Dodgy data leads to bank account closures

False data or information is often used to pronounce life-changing sentences on the people and/or companies being looked at. Picture: Gerd Altmann/Pixabay

False data or information is often used to pronounce life-changing sentences on the people and/or companies being looked at. Picture: Gerd Altmann/Pixabay

Published Sep 12, 2023


EVERY day we generate millions of bytes of information and this data is stored (somewhere) and is used to profile us – whether we have consented to this or not. This is a fact. Chief among the data profilers determining our lives is the financial sector.

Interpreting this data and ensuring it is correct in the first instance is supposed to be an absolute given, but, as is becoming increasingly clear, this data is often corrupted from the start. This false data or information is then used to pronounce life-changing sentences on the people and/or companies being looked at.

The term “financial inclusion” is bandied about at large these days and refers to getting as many people as possible to open bank accounts and transact as part of the economy. This is because, in the formal economy, trading and paying for just about anything without one is nigh on impossible. So impossible, that absence of access to banking services arguably effectively renders a person a non-entity.

Banks are mandated to assist the economy of a country by making their services accessible so that this financial equality can occur. With so many people in the system, it stands to reason that mistakes can happen, and they do … an example of which I will get to shortly.

Although having a bank account is now a necessity, there is also a downside. Our every move is tracked and monitored by our banks – they know where we swipe our cards whether it’s on home soil or abroad.

They know what we buy, where we buy it, how much money we have in the bank or don’t, and when our reserves dip below a certain threshold. How many of us have that unsolicited call asking if we want to extend our credit limits?

They have our IDs, know where we live, what our contact numbers are, and, with the increased reliance and use of AI, they know with an educated and computationally derived calculation almost the smallest detail about us, all our habits, who we are as people and what makes us tick. Even down to what triggers and buttons to push to get us to react.

This data is also used by the global financial industry to supposedly prevent financial transactions that may infringe laws, such as money laundering and financing to support terrorism. These databases are, therefore, required to be unquestionably accurate and verifiable because they are relied on to decide whether to act to axe someone from access to this critical tool, or not.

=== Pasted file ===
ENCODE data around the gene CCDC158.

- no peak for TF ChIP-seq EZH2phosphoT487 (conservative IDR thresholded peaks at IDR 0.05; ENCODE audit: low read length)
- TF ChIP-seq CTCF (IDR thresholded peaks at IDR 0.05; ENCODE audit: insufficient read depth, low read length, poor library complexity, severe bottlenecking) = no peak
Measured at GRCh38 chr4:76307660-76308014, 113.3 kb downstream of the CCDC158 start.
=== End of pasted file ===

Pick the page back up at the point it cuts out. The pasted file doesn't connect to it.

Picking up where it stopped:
While the banking and financial sector at large have a great deal of rules and regulations, no such oversight exists for these data agencies. So, there is no one to challenge them on their mistakes – of which there are many. They appear to be accountable to no one.

An article that appeared in the UK’s Daily Mail last month highlights this problem, with experts saying how bank accounts are being closed without explanation using information from flawed online databases.

Prominent Brexiteers Nigel Farage and Claire Fox are two such victims. Many thousands of others have been affected, but Farage and Fox’s cases have amped up the attention on this dire situation.

It is a major problem … especially because it appears there is very little one can do to fix the problem if the database happens to have the wrong information or badly collated information. This is certainly the case with the Sekunjalo group of companies’s own bank account closure watershed.

Sekunjalo and some of its more than 200 subsidiaries are taking several of the country’s banks head-on for attempting to close (some have already) all their company bank accounts, and some of the shareholders, directors, and managers associated with these organisations.

Every single one of the banks (and there are nine of them), has used “reputational risk” as their reason for closing these accounts. Nothing more and nothing less – no further explanations necessary.

At least one of the banks has relied on what is called the “world compliance report”, taken from the LexisNexis database, which gathers its data from more than 1 000 global law enforcement agencies and relies on collating adverse media reports. In an era of fast and fake news, this is a seriously terrifying prospect.